Monday, January 5, 2009
Every once and a while I am called upon by the film industry for some consultation. I really enjoy this work because they tap me for "expertise" on how to create authenticity for their historical period clothing. There is nothing that I enjoy more than a film that captures the verisimilitude of a period vis a vis correct and fabulous costuming. Last year I worked on Amelia Earhart staring Hillary Swank. The costumers needed authentic vintage jackets to recreate the look of the 1930's and I was happy to share my interest, knowledge and collections with the film makers. Many of my jackets were used in the movie. The other main contributor to the film was Belstaff. Belstaff and other companies are often called in to make historical recreations to fill the size gap differences that cannot be achieved because modern men and women are often much larger then the people of the 1930s. In the case of Earhart, her original flying jacket (which was made by Abercrobie in the 30s) would be next to impossible to find so the film staff or private contractor would have to make a copy.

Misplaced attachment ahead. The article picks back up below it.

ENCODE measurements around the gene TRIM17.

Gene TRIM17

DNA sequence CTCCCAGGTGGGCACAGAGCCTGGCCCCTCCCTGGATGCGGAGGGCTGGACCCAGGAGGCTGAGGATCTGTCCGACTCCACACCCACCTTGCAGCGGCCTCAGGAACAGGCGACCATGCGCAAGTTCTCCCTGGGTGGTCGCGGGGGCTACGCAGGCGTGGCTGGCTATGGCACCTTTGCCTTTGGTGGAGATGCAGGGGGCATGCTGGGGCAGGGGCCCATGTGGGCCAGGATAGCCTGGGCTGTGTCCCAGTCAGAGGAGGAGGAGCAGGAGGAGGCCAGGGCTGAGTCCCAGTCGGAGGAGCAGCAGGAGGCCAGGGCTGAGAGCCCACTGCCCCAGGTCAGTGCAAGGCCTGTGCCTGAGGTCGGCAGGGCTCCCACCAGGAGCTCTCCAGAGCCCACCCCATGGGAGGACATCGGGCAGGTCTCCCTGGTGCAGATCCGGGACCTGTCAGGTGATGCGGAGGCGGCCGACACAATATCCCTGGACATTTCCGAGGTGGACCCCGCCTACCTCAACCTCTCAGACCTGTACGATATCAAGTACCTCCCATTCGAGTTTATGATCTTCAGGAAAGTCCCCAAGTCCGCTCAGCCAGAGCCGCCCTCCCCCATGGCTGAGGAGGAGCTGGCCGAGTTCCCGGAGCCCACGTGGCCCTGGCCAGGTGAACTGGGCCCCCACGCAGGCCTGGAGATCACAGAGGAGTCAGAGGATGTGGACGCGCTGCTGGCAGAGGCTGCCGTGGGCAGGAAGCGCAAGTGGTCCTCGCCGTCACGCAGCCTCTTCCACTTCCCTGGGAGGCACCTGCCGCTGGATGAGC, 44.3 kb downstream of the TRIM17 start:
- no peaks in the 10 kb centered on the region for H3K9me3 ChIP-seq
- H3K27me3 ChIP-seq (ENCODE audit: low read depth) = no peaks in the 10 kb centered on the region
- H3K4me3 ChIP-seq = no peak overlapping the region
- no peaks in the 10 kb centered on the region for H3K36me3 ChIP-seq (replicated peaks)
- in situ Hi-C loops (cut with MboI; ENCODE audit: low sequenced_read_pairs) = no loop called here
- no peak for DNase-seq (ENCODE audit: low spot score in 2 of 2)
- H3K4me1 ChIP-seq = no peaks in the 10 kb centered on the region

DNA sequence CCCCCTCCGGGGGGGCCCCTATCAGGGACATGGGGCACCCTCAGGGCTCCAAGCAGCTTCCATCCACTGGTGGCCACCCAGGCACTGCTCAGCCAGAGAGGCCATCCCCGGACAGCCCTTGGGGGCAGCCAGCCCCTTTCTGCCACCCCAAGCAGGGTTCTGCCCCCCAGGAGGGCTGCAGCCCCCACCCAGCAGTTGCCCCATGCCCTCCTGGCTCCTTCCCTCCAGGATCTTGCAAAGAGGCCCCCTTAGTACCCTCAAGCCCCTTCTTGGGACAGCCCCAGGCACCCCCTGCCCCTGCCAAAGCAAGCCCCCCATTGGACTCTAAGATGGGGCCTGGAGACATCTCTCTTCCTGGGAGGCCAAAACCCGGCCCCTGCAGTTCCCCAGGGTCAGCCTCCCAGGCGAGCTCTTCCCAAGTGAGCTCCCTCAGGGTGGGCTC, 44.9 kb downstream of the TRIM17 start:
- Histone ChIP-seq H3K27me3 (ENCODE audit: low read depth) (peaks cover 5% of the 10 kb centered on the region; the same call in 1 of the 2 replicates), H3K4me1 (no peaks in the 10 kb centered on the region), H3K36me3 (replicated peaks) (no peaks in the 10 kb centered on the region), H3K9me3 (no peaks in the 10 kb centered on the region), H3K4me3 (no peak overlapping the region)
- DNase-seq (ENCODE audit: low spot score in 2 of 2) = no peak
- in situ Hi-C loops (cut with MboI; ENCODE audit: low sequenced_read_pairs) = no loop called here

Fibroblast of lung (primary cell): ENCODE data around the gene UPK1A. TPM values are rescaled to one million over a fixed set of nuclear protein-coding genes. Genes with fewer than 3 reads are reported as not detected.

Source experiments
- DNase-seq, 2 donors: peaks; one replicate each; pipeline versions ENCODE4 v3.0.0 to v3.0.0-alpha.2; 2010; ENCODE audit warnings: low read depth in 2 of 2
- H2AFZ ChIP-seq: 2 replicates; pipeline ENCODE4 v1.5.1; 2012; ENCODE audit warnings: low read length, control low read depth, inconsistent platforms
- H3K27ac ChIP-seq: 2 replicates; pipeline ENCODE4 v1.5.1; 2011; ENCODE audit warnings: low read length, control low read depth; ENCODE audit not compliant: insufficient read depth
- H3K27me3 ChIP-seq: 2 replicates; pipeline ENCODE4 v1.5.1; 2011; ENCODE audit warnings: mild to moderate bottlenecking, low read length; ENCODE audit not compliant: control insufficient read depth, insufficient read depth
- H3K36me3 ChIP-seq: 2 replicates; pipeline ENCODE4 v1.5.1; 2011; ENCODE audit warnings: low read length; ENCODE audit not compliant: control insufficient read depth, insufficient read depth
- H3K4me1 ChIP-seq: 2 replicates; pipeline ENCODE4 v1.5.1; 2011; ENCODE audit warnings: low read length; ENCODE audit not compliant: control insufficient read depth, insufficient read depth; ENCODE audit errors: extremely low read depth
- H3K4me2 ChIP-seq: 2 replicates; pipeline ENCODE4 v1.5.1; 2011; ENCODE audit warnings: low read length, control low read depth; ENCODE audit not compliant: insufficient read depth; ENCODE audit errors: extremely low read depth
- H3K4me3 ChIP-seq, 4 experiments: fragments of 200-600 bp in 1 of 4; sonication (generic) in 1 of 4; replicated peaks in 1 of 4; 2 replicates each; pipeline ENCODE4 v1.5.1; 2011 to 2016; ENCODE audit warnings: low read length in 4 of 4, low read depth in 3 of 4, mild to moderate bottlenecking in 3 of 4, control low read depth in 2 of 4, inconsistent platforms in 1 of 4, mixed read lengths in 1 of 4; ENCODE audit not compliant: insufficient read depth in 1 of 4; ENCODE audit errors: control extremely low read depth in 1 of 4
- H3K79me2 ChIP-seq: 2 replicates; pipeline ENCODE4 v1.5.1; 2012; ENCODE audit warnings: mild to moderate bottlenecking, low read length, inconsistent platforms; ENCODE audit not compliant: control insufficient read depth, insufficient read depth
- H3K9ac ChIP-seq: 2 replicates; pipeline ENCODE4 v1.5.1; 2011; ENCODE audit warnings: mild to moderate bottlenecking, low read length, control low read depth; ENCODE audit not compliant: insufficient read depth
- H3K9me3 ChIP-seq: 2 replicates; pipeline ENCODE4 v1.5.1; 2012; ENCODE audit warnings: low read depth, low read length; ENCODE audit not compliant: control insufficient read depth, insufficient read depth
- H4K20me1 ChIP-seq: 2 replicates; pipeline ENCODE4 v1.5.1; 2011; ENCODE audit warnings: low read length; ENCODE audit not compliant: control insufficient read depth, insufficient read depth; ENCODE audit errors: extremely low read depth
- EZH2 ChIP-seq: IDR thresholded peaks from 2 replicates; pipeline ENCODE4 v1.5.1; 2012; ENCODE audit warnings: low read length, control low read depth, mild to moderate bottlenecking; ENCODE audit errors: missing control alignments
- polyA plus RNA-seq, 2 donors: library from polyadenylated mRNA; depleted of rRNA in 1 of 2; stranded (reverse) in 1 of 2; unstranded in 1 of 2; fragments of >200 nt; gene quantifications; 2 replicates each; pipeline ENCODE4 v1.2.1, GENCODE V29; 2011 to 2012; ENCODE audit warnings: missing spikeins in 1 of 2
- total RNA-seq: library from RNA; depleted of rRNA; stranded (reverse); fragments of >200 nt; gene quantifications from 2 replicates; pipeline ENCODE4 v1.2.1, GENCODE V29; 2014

I went to see "The Curious Case of Benjamin Button" yesterday and I was for the most part impressed. There are many stunning examples of original period jackets in the film. You could not have a better model than Brad Pitt to wear a jacket and he is an excellent 30s and 40s period archetype persona. The wool plaid jackets and leathers were for the most part stunning and accurate. The film has a gritty feel and look and the costumers go to great lengths to find accurate clothing. Belstaff contributed several jackets to the film and if I had found a picture of their 1930s shawl collared sheepskin and horsehide button up barnstormer jacket I would have posted it. Kudos to them for creating not just the nice tight cut but the jacket look fit seamlessly into the film. This did not hold true for their other creation pictured above. The four pocket jacket seemed frilly and out of place on Pitt in the film. It did not fit the character or the time or place of the film and it would be highly unlikely that the character of Button would have owned this jacket regardless of the look of the jacket. Oh well, marketing opportunities often outweigh the desire to be "authentic". Seems a shame though as films like "The Motorcycle Diaries" and even the most recent "Indiana Jones" with Shia LaBeouf really capitalize on historical iconic referencing with their fantastic recreations of early motorcycle jackets. I'm giving the leather a 50% score in the film oscillating between brilliant and banal!